Here you’ll find answers to some common questions about running your virtual classes in Zoom. This page will be updated regularly based on questions we receive from faculty. We encourage you to also explore Zoom and videoconferencing resources via the top menu bar under “Tech Tools and Tips”.
This can happen! Don’t panic. The meeting has not been cut off. Just rejoin the call and your students should still be there. If they are in breakout rooms, they may not even notice your absence.
To learn how to record a Zoom session, check out this official tutorial:
Zoom recordings integrate with Panopto, which can be used within Canvas. Please see our video tutorial.
We recommend only recording lecture and review portions of the class, especially if you are teaching from a classroom. In most cases, you will probably want to avoid recording student discussion.
The Chat feature is a powerful tool! Betsy Allen-Pennebaker (Core) has written about how you can use it to enhance your classes here.
Note that when you use Chat in your classes, no one will be able to see chats that were sent before they entered the session or breakout room.
It’s difficult to entirely prevent Zoom-bombing, but some pointers are available here. These pointers are geared toward K-12 educators and some are overly strict for college or constrain important pedagogical tools like the chat. However, many–like not posting the link to your meeting online and considering using a waiting room if you’re worried–will help you strategize.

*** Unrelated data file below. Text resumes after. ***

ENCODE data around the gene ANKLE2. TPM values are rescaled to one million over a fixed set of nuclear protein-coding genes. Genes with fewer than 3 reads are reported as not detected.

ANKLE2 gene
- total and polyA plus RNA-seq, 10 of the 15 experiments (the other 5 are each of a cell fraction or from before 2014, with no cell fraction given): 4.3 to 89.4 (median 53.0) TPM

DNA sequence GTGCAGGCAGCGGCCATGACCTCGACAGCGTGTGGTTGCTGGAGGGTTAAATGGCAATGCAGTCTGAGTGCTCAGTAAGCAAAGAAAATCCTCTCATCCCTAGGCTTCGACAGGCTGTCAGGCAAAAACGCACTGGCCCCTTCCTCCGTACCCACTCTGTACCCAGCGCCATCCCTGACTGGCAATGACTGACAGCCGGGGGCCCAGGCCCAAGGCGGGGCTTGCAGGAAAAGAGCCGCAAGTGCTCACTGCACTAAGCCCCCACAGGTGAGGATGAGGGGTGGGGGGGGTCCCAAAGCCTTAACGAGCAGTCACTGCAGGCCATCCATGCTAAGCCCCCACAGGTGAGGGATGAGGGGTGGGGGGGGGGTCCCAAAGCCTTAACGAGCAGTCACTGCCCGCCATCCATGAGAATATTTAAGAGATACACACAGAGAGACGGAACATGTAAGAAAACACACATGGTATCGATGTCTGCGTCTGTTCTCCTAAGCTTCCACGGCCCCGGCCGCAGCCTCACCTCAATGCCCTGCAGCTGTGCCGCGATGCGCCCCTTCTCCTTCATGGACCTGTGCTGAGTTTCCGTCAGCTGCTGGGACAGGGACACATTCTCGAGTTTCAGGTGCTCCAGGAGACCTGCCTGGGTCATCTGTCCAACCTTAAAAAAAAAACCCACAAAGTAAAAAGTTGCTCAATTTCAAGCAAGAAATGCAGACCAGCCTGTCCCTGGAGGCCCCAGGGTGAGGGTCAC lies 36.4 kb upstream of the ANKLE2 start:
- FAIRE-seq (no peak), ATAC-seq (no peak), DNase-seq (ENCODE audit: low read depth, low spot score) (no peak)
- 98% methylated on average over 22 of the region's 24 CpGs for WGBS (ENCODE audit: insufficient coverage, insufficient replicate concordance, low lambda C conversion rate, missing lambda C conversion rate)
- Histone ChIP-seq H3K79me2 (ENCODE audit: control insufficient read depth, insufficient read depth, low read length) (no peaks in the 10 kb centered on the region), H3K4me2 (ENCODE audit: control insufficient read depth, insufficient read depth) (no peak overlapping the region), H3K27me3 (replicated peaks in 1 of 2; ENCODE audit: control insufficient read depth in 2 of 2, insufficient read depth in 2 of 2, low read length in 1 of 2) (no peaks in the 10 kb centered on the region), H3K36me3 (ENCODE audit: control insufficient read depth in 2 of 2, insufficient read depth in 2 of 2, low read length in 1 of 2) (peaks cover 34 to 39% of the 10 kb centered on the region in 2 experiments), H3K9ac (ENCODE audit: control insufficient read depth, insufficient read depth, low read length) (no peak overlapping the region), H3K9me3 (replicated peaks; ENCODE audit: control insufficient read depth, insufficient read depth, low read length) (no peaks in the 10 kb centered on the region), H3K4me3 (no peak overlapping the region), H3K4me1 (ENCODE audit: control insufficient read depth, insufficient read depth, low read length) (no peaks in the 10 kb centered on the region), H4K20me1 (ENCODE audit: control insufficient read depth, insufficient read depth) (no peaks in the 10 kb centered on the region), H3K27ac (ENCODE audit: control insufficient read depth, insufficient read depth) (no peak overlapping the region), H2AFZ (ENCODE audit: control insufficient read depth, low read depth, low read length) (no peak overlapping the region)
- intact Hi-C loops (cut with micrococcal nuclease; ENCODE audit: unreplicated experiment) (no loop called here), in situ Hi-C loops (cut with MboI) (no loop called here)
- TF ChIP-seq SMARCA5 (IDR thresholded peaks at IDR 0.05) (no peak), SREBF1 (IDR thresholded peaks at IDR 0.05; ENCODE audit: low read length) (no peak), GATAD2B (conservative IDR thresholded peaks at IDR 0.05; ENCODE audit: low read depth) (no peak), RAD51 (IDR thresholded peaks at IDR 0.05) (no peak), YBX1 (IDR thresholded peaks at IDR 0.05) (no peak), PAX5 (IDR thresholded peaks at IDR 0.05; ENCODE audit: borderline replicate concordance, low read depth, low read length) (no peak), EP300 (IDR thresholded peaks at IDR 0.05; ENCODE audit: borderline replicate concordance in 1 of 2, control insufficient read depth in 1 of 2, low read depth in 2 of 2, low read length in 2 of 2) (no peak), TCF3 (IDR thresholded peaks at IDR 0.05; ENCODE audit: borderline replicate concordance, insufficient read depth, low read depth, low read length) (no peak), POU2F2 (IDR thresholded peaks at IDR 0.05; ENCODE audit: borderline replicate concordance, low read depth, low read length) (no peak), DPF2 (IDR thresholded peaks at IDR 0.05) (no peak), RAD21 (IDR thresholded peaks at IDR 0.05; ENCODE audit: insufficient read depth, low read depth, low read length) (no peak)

Using Breakout Rooms
To use breakout rooms, the meeting host (you) must be signed in to Zoom with a licensed (paid) account. Your Champlain account qualifies. If you join a meeting you’ve already created using the link (for example, from the calendar event), you will not be logged in automatically. Without being logged in, you won’t see the option to have breakout rooms. To solve this problem, go to your Zoom account, sign in from there, and then join the meeting.
This is a function Zoom has. Unfortunately, it requires all participants to have Zoom accounts, which students typically do not. During a meeting, you can set up breakout groups manually (ie, you set the participants) or automatically (Zoom randomly sets the participants). With practice, this does not take long. Make a list of your desired groups in advance of class, and practice using the manual assignment tool with colleagues. We are sorry there is not a better solution for this problem.
In a breakout room, students can converse independently by both video call and chat (the breakout room chat is confined to that room), and they can share their screens if you have permitted it. They cannot record unless you have manually granted individual students permission to do so (there is rarely a reason to record breakouts, so this should not be an issue for most meetings). They also cannot end the breakout session, although they can leave the breakout room at any time. If students have questions, they can use the “Ask for Help” button to request that you join their room, rather than the “Raise Hand” tool.
This issue may span Zoom’s capacity, individual internet and computer speed, and other factors. Unfortunately, patience is the only solution.